# best method to pick correct number of clusters?

Apart from ELBOW rule and silhoutte coefficient is there any other better methods to pick correct number of clusters in recent years ?

• datascience.stackexchange.com/a/78448/47376 This might answer your question Jun 29 '21 at 14:24
• Jun 30 '21 at 13:03
• thanks for the links. In various occasions, especially while dealing with big data I face issues when we iterate the clustering metrics for various number of clusters. Is there any sampling based approach or some approximation based approach that can scale well with the data ? Jul 1 '21 at 12:24

There is a metric named Davies-Bouldin Index

Just like silhouette score, It can be used when cluster labels are not known.

From Scikit-learn documentation:

This index signifies the average similarity between clusters, where the similarity is a measure that compares the distance between clusters with the size of the clusters themselves.

Zero is the lowest possible score. Values closer to zero indicate a better partition.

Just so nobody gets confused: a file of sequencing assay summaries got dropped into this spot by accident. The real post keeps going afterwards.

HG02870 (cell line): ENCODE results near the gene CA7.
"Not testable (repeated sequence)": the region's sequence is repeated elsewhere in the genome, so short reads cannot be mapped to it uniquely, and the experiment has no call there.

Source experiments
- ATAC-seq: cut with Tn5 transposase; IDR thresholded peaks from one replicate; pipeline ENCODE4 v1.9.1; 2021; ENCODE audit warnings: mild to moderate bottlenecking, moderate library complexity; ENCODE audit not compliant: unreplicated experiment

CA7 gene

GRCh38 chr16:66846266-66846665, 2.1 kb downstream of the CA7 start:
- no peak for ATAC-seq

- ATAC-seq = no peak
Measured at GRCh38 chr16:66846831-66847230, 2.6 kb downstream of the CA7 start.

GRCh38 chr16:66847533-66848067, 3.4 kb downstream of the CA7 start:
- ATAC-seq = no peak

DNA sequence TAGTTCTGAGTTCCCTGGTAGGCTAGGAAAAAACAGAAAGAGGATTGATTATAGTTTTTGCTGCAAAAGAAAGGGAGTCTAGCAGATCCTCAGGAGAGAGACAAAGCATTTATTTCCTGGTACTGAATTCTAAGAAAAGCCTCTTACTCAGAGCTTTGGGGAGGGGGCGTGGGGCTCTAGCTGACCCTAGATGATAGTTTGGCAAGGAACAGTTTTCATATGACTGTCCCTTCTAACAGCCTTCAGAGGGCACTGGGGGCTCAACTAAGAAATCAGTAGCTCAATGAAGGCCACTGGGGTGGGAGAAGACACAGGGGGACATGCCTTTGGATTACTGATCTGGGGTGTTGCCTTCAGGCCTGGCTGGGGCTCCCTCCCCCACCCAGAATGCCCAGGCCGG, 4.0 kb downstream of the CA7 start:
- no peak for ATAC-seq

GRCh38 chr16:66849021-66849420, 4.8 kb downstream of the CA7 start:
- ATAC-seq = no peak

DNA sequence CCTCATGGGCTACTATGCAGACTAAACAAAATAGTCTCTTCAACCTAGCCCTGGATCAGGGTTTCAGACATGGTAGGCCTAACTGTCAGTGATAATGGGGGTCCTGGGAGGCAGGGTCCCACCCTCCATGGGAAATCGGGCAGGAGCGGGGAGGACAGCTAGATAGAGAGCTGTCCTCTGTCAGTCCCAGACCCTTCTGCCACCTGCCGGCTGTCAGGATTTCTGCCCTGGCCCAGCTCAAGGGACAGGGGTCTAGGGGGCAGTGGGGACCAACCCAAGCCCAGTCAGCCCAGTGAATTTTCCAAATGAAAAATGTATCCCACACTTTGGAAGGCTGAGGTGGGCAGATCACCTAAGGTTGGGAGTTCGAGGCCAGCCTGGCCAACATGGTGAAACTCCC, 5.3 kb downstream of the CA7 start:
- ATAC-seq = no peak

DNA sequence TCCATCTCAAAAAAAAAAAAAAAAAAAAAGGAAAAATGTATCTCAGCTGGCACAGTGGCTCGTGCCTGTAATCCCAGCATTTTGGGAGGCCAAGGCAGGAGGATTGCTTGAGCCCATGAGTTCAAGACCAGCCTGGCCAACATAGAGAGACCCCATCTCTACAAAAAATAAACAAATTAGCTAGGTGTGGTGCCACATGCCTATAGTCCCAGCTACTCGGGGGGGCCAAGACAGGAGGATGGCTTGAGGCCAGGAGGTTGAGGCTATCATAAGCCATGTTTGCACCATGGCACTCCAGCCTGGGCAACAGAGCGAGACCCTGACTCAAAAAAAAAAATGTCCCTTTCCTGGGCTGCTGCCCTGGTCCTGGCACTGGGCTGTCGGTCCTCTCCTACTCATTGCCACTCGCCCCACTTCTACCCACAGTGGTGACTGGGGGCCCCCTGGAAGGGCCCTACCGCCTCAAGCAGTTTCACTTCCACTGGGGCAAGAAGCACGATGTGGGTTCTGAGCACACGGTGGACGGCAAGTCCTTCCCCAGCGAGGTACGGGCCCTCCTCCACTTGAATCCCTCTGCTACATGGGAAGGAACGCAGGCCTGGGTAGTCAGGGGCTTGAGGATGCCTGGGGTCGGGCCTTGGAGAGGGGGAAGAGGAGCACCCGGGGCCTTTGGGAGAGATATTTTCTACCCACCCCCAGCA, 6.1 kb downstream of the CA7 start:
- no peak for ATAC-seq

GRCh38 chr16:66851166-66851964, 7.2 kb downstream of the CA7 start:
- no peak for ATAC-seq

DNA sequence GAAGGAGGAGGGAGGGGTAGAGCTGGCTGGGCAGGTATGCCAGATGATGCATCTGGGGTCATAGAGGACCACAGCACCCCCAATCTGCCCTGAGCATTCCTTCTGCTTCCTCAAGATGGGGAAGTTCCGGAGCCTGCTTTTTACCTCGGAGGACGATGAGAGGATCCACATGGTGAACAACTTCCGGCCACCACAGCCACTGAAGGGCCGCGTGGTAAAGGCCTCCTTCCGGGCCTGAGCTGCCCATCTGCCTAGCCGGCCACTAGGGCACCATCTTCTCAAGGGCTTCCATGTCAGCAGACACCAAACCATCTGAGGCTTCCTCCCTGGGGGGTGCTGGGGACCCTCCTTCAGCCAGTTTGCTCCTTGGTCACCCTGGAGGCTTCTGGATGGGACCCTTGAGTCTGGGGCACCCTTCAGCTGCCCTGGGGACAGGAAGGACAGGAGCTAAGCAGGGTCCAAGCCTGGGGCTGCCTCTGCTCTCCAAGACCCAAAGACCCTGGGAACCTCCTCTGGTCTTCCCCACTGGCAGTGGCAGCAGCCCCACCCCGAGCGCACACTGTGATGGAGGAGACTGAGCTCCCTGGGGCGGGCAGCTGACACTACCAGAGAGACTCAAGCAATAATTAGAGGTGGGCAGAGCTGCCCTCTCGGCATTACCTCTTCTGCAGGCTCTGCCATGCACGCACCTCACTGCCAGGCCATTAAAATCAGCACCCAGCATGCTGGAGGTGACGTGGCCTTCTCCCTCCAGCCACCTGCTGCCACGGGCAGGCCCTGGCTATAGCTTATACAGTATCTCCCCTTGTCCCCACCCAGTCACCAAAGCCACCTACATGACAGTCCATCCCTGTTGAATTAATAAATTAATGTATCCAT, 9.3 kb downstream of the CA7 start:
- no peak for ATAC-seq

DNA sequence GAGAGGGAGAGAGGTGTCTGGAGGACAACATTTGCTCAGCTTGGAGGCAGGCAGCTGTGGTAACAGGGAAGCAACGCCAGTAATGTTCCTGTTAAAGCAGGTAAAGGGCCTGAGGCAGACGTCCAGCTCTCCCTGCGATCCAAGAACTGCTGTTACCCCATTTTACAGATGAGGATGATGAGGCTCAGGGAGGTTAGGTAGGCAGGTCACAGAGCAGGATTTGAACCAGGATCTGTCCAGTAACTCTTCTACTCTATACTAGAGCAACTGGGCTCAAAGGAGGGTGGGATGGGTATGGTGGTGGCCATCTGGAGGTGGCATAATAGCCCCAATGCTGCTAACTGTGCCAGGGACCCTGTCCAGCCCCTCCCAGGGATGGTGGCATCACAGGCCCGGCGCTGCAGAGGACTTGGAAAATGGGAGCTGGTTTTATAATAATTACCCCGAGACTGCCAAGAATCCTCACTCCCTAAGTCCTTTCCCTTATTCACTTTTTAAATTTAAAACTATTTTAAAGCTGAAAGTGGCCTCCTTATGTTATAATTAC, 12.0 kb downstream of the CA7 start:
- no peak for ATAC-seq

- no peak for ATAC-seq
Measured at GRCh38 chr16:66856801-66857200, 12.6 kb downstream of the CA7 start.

Advantages: The computation of Davies-Bouldin is simpler than that of Silhouette scores. The index is computed only quantities and features inherent to the dataset.

Drawbacks: The Davies-Boulding index is generally higher for convex clusters than other concepts of clusters, such as density based clusters like those obtained from DBSCAN. The usage of centroid distance limits the distance metric to Euclidean space.

In order to find a suitable number of clusters, you can vary the number of clusters and calculate the index.

• That's great. But usually in real world scenario we deal with huge number of features that questions the usage of euclidean distance. What would be your suggestion on that ? Jul 1 '21 at 12:22
• I do not know and exact method for the propose you mention, but, If X dimension is a concern, I would go with an unsupervised dimensionally reduction method, such as PCA or Feature agglomeration prior clustering, another options I can think of are using variance threshold or/and removing monotonic correlated (Spearman) features Jul 1 '21 at 14:28